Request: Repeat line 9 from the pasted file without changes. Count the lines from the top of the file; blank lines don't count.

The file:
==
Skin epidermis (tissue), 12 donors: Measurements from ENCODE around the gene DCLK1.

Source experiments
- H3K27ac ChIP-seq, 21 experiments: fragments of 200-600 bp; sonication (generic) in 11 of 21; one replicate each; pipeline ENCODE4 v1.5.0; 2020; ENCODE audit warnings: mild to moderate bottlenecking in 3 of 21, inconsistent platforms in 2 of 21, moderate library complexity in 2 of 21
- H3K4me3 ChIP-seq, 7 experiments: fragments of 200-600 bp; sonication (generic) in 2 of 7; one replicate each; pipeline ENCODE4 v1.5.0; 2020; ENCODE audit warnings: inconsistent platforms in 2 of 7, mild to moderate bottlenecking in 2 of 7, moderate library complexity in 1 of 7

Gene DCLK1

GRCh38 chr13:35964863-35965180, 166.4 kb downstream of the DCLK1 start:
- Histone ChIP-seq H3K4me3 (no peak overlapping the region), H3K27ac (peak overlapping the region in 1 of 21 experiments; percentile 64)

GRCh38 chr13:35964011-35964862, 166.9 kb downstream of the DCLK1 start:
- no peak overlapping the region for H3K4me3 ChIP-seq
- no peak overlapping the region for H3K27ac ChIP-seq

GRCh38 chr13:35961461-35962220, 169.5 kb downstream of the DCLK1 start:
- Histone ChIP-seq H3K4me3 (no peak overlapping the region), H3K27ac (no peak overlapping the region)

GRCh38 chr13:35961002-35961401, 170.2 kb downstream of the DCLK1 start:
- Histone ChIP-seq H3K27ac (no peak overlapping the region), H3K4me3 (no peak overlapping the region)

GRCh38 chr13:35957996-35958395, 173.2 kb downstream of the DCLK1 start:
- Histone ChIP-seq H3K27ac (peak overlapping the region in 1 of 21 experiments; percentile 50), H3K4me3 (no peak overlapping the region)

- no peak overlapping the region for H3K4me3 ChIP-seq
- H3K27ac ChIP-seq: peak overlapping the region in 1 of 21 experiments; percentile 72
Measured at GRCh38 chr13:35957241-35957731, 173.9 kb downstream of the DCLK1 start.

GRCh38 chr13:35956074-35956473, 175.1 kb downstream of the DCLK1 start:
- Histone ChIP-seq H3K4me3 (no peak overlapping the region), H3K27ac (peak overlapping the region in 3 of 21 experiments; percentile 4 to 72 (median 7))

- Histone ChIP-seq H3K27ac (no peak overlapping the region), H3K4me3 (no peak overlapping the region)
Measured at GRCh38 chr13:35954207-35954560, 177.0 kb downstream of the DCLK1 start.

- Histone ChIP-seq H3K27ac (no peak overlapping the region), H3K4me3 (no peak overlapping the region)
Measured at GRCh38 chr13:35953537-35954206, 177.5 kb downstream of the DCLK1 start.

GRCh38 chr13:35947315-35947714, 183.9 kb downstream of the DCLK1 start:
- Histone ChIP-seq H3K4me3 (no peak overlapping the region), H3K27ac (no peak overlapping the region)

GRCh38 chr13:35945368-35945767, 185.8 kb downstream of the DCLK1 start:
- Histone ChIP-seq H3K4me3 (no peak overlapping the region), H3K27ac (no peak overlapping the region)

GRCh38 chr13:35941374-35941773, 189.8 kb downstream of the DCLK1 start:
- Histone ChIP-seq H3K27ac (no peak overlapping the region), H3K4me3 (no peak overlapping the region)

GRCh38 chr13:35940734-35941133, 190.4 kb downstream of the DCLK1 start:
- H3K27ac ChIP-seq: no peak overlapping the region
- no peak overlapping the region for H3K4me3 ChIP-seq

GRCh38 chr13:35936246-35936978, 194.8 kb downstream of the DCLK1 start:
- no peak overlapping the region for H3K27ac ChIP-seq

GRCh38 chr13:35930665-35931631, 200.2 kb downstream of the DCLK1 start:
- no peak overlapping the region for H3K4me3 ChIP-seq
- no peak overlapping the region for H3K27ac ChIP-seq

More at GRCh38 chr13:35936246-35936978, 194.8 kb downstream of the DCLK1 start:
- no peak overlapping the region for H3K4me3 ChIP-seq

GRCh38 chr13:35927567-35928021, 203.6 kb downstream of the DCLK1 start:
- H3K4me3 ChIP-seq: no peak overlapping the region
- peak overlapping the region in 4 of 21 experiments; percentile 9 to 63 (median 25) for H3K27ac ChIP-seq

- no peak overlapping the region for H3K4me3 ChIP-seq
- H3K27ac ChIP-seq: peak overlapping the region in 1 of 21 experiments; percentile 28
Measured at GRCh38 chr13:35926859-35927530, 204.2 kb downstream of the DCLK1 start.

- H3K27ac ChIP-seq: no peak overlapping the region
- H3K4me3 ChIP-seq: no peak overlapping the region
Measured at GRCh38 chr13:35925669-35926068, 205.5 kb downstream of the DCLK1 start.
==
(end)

- no peak overlapping the region for H3K4me3 ChIP-seq